The only "approved/legal" radios for FRS/GMRS are indeed those blister-packaged ones you find at Wal-Mart and Cdn. Tire, etc. That being said, it is not practical for IC to go after everyone using one of those imported "amateur-type" radios on the FRS/GMRS allocation. So unless you decide to deviate from those frequencies and go off looking for your own "clear channel" which may in fact not be clear at all and thus quickly attract IC's undivided attention by causing harmful interference to someone else, your chances of getting caught with a non-approved radio strictly on FRS/GMRS are somewhere between slim and none.

Now then...back to your radio:
Your MOT HT1250 radio does not have a front panel program (FPP) option available for it so it MUST be programmed entirely via Motorola's CPS software, which you've stated you have someone doing for you. The problem for you w/respect to CTCSS tones is that along with the FRS/GMRS specific frequencies which need to be placed into the radio's codeplug, you may only specify one out of the available forty-two "PL" (Mot-speak for CTCSS) tones at a time on a per-frequency basis. Unlike amateur radios, of which all these imported Chinese "Kenwood clones" (Woxoun, Puxing, etc.) are, you cannot simply change the CTCSS tone at-will on the fly with your HT1250. It must be pre-programmed for each frequency listed in your codeplug. If you need to change a tone for a particular frequency, you need to have the radio re-programmed. NOT very convenient but...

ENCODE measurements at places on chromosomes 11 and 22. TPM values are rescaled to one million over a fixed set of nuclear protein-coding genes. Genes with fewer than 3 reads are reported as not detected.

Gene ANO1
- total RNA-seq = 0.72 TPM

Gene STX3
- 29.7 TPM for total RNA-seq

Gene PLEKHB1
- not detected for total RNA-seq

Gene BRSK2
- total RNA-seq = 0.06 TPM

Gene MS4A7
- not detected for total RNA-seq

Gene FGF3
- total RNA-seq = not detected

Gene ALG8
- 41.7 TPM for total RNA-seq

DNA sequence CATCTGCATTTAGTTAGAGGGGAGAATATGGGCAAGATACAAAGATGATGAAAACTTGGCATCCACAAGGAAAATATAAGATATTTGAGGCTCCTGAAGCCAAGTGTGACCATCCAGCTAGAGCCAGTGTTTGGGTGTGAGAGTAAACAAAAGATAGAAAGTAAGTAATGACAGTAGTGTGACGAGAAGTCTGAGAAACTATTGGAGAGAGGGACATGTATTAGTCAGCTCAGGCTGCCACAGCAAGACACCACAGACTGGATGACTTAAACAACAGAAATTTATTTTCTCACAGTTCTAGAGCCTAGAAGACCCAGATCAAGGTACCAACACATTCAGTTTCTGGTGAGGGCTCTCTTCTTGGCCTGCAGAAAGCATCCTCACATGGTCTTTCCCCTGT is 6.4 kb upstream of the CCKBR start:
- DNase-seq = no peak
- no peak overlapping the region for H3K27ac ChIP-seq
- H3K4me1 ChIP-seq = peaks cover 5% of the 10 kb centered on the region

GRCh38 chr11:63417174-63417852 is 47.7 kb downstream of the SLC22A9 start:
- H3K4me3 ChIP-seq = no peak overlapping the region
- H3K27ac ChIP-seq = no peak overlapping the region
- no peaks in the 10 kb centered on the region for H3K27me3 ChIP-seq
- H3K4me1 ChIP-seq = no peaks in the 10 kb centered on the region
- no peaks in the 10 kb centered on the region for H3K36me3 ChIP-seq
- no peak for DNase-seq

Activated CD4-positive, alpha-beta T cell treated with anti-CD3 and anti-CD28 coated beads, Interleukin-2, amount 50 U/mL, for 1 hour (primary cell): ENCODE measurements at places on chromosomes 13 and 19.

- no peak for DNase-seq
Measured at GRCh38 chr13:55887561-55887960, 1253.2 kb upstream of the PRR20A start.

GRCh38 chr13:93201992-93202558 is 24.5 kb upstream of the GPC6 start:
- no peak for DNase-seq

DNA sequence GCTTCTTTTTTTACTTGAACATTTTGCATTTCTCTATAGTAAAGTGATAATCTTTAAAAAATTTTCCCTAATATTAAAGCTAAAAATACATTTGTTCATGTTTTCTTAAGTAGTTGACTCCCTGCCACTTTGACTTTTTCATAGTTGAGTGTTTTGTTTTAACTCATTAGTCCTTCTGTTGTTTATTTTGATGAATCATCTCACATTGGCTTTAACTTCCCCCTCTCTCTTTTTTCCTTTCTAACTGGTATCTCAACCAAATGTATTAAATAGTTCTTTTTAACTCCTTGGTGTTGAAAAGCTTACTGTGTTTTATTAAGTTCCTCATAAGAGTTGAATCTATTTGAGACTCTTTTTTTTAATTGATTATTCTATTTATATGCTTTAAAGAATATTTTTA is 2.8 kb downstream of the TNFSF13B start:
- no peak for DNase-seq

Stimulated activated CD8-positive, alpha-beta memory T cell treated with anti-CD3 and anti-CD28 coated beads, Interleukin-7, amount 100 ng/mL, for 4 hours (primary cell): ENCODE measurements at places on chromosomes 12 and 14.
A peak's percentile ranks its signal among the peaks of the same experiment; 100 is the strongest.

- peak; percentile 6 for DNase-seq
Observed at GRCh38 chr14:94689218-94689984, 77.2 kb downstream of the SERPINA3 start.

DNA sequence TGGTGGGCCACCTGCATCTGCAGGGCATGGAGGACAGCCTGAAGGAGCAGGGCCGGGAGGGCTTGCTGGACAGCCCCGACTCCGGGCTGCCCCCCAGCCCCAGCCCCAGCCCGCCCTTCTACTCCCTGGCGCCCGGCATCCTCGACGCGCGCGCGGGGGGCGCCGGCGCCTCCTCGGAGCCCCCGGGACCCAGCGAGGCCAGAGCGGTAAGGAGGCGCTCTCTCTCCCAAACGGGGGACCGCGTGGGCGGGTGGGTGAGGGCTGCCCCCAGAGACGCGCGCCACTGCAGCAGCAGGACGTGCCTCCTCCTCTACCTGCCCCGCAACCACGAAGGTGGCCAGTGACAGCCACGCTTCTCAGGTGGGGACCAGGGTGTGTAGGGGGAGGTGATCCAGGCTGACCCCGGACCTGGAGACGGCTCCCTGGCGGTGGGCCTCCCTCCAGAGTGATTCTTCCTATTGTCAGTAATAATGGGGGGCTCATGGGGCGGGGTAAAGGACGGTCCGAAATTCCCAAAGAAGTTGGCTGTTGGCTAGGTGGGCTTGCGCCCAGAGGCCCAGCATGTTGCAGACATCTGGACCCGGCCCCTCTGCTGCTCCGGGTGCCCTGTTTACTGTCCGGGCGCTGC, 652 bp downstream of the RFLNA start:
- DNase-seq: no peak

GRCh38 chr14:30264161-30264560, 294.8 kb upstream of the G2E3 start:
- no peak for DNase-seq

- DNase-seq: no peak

...Commercial radios intended for the land mobile (non-amateur) service were never authorized by Industry Canada to have direct frequency entry and control of radio programming features such as CTCSS tone select. FRS/GMRS has a slight exception in that CTCSS tones are accessible to the users but the frequencies are "channelized" rather than allowing direct entry. This was done to force responsibility for proper radio provisioning and a significant level of accountability to the regulator onto the radio suppliers. This prevented the largely ignorant (of radio spectrum) radio users from being able to, among other things, arbitrarily dial-in a new operating frequency of their own which obviously would create no end of interference problems for both the regulators and for other licensed users. There are radios where this front panel programming and control capability was part of the design and the radios were certified for use by IC. However, authorization for possession and use of these types of radios was severely restricted and limited to special cases such as public safety, government, etc. Your HT1250 is not among those types of radios.